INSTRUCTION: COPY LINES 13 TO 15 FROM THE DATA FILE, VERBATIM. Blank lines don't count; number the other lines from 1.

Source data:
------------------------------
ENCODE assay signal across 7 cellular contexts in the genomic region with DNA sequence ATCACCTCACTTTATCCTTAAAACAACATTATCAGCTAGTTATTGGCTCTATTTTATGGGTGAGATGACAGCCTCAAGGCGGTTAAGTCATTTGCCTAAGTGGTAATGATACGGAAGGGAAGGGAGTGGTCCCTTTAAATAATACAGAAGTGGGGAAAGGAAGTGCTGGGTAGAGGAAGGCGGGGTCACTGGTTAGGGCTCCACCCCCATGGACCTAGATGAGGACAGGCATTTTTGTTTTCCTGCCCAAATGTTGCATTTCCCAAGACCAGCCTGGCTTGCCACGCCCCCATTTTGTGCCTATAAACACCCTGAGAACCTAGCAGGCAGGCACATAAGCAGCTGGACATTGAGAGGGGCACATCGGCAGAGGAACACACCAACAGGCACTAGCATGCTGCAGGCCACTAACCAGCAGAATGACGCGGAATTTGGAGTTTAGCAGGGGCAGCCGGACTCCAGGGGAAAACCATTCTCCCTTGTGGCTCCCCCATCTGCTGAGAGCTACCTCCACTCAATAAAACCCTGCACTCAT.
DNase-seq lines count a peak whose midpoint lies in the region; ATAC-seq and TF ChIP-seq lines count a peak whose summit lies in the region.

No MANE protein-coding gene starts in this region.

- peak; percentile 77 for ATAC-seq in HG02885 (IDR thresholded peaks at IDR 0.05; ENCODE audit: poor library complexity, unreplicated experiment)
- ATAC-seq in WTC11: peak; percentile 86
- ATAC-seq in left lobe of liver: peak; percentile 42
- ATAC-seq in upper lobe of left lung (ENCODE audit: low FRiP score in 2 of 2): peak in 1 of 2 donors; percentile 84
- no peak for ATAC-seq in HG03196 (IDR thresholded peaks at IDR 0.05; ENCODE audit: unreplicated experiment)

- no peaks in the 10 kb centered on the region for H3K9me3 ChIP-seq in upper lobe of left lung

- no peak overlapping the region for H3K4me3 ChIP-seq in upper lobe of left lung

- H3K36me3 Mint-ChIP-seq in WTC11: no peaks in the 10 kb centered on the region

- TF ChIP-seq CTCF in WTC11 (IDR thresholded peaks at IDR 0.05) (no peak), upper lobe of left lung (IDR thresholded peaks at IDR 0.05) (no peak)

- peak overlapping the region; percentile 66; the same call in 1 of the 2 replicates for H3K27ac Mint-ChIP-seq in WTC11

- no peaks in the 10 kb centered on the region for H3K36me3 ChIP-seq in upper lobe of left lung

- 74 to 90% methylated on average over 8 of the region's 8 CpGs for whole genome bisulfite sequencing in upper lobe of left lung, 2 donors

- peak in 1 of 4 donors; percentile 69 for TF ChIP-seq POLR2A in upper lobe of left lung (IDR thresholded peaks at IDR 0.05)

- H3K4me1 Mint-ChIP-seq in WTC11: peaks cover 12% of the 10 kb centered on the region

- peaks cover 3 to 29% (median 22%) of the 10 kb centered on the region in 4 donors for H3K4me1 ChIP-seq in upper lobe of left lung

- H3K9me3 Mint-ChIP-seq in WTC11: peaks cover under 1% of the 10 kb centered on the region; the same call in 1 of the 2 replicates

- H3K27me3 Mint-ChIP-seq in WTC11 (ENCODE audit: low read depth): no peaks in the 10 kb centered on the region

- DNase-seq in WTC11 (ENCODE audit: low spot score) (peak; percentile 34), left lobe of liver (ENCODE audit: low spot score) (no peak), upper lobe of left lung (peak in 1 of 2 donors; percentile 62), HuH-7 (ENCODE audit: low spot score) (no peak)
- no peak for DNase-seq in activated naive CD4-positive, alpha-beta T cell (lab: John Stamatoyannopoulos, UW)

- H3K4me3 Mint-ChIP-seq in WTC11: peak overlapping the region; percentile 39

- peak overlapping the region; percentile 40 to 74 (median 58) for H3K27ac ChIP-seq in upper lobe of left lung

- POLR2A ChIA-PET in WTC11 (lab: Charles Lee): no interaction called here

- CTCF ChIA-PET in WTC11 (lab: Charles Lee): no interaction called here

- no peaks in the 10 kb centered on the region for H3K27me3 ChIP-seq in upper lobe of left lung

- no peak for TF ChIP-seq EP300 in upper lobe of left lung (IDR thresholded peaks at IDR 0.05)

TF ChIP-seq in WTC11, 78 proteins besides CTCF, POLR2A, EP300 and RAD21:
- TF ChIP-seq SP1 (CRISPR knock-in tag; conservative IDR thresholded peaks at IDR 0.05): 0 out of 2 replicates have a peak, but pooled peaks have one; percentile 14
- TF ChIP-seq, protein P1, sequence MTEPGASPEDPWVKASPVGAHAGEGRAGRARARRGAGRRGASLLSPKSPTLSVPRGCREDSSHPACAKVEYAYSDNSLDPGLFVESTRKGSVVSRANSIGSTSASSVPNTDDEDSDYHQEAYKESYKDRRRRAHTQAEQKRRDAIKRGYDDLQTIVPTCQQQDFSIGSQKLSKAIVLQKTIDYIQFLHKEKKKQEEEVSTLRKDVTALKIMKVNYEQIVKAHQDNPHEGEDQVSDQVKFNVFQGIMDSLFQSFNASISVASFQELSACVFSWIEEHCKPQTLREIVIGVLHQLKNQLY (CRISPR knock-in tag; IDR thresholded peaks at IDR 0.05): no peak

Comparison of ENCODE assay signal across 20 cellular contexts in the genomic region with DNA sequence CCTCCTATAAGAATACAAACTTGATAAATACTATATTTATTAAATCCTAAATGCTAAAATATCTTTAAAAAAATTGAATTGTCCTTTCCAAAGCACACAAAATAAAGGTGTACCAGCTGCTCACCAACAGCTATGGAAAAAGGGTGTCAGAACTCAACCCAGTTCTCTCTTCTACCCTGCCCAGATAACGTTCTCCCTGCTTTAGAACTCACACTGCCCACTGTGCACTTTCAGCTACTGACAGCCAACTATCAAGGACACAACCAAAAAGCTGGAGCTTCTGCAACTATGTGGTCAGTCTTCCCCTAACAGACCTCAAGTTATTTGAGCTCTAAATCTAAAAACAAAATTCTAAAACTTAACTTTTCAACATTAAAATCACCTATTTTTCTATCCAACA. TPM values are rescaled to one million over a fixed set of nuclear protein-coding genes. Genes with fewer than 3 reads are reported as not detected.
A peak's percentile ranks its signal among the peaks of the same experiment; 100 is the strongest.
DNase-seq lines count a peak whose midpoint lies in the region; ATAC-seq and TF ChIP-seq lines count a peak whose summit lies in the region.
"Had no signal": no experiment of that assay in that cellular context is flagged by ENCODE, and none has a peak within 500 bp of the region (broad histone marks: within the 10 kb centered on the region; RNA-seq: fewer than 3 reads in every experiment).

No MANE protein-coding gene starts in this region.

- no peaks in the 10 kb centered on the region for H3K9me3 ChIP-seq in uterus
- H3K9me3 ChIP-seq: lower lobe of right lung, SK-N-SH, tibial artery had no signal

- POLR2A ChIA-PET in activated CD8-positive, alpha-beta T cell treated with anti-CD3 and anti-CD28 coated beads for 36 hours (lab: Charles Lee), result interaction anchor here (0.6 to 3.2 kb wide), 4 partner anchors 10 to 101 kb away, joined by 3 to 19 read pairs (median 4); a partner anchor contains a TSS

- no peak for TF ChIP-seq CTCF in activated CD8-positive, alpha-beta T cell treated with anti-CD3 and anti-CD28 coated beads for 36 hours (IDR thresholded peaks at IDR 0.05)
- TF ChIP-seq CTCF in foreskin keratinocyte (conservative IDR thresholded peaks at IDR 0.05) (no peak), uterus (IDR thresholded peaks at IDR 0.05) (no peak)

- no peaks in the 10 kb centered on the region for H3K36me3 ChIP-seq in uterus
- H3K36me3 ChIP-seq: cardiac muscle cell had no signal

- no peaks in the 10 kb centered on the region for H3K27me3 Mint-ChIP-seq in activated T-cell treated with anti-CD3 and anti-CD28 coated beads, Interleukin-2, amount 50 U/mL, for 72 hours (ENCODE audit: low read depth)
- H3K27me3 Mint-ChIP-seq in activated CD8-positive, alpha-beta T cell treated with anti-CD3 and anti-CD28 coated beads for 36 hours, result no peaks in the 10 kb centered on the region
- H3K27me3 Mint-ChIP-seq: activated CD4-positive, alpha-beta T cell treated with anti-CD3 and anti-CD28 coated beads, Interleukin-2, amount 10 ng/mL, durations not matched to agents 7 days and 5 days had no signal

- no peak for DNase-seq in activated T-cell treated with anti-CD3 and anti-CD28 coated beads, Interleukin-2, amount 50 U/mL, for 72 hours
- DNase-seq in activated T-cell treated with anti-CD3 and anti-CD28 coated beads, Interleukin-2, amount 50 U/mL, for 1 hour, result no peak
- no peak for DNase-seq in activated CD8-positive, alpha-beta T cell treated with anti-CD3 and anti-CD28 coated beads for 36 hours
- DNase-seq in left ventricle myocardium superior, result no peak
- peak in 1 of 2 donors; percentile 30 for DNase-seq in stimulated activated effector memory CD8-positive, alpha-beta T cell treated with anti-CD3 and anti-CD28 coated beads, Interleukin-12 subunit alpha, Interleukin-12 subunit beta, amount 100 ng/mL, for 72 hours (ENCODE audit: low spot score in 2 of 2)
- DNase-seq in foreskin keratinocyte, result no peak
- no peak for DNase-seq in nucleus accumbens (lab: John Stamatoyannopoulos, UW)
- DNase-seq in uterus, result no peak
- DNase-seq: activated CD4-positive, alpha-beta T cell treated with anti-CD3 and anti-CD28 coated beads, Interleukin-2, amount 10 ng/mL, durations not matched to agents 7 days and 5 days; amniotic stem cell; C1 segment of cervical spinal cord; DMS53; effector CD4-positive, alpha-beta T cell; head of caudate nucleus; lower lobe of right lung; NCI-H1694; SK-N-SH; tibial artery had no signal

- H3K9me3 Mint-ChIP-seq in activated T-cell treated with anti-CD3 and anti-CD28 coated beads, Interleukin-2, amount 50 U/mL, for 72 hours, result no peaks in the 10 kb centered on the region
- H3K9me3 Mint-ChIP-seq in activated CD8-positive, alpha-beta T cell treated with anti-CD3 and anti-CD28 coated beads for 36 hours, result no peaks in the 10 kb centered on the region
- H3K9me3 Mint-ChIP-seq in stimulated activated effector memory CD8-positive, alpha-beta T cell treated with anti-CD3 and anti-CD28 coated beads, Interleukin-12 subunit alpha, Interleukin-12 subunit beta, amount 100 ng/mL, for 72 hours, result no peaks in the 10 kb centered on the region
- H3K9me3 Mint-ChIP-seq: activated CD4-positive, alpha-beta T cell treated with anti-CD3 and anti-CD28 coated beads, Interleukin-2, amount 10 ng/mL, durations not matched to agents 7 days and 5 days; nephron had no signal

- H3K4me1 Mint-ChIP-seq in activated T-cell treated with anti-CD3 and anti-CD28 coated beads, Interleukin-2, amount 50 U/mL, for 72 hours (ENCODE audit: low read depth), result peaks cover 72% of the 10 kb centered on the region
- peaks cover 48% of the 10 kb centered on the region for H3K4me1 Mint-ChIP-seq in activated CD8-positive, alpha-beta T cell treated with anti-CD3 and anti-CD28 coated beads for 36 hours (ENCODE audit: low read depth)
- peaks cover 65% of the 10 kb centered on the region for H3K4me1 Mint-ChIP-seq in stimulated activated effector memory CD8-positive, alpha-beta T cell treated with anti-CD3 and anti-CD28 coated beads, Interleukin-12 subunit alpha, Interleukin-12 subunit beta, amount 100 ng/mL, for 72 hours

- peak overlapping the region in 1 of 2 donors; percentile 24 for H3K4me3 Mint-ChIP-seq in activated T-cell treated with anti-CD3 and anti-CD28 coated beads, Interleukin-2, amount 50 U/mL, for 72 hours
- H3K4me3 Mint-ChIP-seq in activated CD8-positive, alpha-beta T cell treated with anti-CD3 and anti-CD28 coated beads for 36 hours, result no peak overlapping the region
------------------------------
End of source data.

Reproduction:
- peak overlapping the region; percentile 66; the same call in 1 of the 2 replicates for H3K27ac Mint-ChIP-seq in WTC11

- no peaks in the 10 kb centered on the region for H3K36me3 ChIP-seq in upper lobe of left lung

- 74 to 90% methylated on average over 8 of the region's 8 CpGs for whole genome bisulfite sequencing in upper lobe of left lung, 2 donors